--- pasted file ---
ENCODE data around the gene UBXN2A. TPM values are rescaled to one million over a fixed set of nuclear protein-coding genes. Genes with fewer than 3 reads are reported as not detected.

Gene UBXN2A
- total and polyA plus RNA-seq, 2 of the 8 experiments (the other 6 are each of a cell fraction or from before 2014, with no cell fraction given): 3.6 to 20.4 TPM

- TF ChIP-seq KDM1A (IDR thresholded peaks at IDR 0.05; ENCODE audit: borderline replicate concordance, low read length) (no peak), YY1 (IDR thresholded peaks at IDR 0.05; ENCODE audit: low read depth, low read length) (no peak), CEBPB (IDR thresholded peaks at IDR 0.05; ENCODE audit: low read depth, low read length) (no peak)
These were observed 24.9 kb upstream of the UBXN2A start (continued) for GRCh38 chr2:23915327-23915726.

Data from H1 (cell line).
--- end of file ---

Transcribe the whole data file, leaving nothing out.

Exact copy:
ENCODE data around the gene UBXN2A. TPM values are rescaled to one million over a fixed set of nuclear protein-coding genes. Genes with fewer than 3 reads are reported as not detected.

Gene UBXN2A
- total and polyA plus RNA-seq, 2 of the 8 experiments (the other 6 are each of a cell fraction or from before 2014, with no cell fraction given): 3.6 to 20.4 TPM

- TF ChIP-seq KDM1A (IDR thresholded peaks at IDR 0.05; ENCODE audit: borderline replicate concordance, low read length) (no peak), YY1 (IDR thresholded peaks at IDR 0.05; ENCODE audit: low read depth, low read length) (no peak), CEBPB (IDR thresholded peaks at IDR 0.05; ENCODE audit: low read depth, low read length) (no peak)
These were observed 24.9 kb upstream of the UBXN2A start (continued) for GRCh38 chr2:23915327-23915726.

Data from H1 (cell line).